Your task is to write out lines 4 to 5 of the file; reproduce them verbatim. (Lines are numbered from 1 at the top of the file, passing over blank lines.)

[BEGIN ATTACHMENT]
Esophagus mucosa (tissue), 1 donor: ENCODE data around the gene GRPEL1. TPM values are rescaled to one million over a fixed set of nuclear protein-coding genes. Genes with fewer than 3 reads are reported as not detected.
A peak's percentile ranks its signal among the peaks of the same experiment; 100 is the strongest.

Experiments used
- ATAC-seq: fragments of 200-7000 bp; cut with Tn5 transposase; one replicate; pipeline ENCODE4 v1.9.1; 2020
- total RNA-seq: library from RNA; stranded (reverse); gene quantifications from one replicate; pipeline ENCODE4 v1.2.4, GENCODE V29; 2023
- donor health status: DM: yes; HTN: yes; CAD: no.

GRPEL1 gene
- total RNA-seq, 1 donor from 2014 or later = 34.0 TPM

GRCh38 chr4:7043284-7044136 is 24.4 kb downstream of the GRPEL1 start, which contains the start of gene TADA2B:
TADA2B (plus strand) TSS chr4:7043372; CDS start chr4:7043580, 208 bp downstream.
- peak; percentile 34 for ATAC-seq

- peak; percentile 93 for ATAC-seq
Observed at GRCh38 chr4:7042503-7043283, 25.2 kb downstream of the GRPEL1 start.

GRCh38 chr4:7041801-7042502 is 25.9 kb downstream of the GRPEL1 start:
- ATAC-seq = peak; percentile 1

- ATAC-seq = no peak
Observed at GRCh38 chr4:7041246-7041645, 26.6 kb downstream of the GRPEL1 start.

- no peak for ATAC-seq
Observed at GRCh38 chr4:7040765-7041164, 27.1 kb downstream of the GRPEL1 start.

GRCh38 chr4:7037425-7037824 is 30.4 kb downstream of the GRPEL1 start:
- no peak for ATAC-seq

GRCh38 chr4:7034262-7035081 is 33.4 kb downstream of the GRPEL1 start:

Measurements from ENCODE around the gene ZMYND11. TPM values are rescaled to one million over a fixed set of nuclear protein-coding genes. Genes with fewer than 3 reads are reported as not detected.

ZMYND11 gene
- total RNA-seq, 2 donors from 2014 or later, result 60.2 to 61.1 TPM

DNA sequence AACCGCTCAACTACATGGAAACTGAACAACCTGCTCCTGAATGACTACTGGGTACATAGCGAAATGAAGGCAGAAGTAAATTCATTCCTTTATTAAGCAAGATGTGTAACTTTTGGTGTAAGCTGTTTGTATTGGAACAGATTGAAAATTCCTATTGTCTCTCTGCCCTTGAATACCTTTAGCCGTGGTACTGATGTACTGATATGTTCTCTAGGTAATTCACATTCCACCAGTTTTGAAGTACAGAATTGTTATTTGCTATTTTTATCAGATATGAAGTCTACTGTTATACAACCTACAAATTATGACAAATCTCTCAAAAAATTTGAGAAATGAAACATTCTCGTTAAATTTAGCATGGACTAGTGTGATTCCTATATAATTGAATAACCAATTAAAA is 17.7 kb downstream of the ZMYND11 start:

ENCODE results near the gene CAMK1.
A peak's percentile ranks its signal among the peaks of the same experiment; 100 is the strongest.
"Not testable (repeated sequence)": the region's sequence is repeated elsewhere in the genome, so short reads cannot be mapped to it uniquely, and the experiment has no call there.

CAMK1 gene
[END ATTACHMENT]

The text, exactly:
- ATAC-seq: fragments of 200-7000 bp; cut with Tn5 transposase; one replicate; pipeline ENCODE4 v1.9.1; 2020
- total RNA-seq: library from RNA; stranded (reverse); gene quantifications from one replicate; pipeline ENCODE4 v1.2.4, GENCODE V29; 2023